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If you’ve met my mom, Patti, chances are you get the idea that my brother and I were born with a pretty sensational model for parenthood. She was not only a generous, caring mother to the two of us, but she also provided a blueprint for being a dedicated and hard worker, for giving our best effort to our careers, and for loving our family and friends with every fiber of our being. There are plenty of life lessons she taught me that I use as a mom to my own five kids, but here are the ones that are always top of mind, especially on Mother’s Day.

Work ethic matters. My mom was a labor and delivery nurse for 39 years, a job that takes grit and is chock full of gut-wrenching and heartwarming moments on a daily basis—sometimes within the same hour. My mom often worked holidays—I remember my Dad, brother, and I having Christmas dinner in her hospital cafeteria some years. She’d come home exhausted, but I never questioned how much she loved her job and how much of herself she put into it.

Tough love is legit. During my childhood, the times when I thought my mom was being too hard on me, in retrospect, were not only warranted, but I was better for it. In fact, she probably should have been harder on me. She never let up on the fact that I had to swim year-round, even though there were times I wished I was doing something else. But, looking back, it kept me in shape and taught me discipline and commitment.

Now, as a mom of five, I’m clear with my kids that if they start something, they are going to finish it. We don’t let other people down. Our values—loyalty, respect, and teamwork—are important to my husband and I, and we don’t let up on that. But I know that’s what’s going to make them strong adults, compassionate humans, and dedicated people, even if it doesn’t feel good in the moment.

I’m the mom, not the friend. My mom always put us first and loved us fiercely, but the lines between mom and friend were always very clear. My mom and I always maintained a healthy relationship because boundaries were drawn at a young age. She and my dad and I were always on the same team. Our relationship has evolved into more of a friendship in my adulthood, but that’s happened over time. Plus, I’ve learned that she’s usually right (and you’re in so much trouble if you tell her I said that).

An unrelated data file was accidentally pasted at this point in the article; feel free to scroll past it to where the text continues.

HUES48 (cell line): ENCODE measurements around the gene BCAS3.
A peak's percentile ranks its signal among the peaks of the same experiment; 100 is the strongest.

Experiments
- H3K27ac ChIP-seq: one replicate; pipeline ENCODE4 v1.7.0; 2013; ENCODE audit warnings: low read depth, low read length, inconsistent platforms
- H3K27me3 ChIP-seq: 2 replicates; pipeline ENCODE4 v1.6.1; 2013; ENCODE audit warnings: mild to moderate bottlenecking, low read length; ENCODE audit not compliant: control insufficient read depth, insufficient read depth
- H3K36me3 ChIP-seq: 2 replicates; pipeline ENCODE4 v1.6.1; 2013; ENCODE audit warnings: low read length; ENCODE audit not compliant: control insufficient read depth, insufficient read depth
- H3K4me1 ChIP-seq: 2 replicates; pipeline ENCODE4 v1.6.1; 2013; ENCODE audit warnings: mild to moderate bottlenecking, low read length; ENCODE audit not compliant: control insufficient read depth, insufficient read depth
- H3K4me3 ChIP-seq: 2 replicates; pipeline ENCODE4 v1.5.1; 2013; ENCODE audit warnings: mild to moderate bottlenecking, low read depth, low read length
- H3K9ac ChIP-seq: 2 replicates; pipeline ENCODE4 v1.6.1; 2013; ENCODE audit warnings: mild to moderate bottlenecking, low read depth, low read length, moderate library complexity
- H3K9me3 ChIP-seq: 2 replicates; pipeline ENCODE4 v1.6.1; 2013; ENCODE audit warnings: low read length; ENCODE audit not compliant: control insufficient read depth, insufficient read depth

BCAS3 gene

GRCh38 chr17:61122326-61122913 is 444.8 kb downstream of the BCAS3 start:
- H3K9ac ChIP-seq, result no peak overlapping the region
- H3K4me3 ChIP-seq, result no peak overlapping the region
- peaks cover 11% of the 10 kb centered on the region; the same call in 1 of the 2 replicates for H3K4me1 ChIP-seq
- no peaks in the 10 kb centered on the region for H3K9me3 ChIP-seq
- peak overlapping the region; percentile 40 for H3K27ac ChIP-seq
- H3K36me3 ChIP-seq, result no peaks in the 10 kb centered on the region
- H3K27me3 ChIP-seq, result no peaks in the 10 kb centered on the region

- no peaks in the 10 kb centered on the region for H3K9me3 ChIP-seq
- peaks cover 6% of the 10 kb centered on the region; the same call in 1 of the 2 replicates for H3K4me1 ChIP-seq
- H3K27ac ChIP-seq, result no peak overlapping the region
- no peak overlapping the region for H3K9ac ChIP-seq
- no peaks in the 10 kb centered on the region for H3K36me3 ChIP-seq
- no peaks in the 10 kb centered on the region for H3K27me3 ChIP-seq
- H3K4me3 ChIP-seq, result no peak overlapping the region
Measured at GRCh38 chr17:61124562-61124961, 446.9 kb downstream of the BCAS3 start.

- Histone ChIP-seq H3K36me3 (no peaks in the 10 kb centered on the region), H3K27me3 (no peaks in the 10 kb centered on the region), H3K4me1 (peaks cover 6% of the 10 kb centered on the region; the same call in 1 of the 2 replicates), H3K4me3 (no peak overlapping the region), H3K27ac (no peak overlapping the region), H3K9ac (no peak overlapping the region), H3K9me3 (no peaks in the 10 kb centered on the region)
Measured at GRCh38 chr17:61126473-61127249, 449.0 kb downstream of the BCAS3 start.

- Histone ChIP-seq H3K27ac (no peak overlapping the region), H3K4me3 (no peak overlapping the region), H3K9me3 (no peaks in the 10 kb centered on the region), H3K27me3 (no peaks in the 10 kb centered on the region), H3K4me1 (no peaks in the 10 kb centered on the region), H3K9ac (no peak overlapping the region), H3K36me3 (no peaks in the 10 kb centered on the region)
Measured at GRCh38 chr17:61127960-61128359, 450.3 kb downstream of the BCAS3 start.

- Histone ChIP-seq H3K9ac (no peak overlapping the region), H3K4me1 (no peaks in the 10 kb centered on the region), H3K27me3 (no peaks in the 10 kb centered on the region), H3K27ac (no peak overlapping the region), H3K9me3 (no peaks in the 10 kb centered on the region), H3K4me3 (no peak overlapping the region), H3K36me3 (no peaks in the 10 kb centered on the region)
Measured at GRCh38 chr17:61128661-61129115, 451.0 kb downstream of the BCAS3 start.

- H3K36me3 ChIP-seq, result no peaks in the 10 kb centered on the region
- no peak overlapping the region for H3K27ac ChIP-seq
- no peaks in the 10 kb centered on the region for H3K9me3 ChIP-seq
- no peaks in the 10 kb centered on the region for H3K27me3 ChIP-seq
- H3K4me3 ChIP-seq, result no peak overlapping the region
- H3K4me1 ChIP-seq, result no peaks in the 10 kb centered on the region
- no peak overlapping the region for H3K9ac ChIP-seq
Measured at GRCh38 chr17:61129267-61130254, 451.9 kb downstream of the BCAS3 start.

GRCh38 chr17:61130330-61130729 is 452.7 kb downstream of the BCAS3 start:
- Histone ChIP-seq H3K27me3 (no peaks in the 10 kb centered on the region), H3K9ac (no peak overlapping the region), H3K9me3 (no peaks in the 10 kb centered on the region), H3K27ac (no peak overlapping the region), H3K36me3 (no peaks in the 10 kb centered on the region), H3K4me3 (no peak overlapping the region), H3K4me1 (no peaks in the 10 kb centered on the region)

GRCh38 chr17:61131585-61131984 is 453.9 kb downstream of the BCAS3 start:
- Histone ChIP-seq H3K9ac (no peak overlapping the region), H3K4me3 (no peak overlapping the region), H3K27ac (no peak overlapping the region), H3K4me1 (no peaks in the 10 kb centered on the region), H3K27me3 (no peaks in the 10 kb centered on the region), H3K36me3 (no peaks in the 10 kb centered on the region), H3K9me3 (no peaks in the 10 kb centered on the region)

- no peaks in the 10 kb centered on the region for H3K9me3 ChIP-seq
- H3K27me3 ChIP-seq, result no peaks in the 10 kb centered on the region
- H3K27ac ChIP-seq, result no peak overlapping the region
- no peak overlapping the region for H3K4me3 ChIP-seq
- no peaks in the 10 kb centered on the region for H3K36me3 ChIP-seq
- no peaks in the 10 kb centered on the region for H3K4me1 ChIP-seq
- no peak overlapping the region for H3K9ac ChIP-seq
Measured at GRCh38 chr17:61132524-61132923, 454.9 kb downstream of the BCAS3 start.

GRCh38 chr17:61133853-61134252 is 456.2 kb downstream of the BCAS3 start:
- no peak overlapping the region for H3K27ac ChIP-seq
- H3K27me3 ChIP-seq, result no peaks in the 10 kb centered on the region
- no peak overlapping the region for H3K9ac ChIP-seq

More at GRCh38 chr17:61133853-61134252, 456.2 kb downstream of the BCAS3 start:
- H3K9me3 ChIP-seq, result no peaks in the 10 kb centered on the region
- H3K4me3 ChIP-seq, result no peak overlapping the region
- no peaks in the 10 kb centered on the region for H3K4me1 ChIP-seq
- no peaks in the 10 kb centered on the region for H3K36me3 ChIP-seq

I can do it all. My mom taught me that she can be a great mom and still have a meaningful career and personal aspirations. But making all of it happen is a battle. She worked off hours—3-11 pm—so my dad could be home when we got home. She maintained a difficult schedule so she could be a part of everything we were doing. To be honest, I didn’t realize how much she probably sacrificed until I became a mom of five and it became clear how hard it is to be present for your kids and your work.

In so many ways my mom is still taking care of me, especially as it relates to her role as grandmother to my kids. Oddly, as I grow my business, it’s all coming full circle, as my mom has been integral and irreplaceable in helping me with my kids as my work demands more of my time. And there she goes again, teaching me another lesson. This time, it’s that being a mom and making sure your kids get every chance at happiness is a job that doesn’t end, even when they’re grown.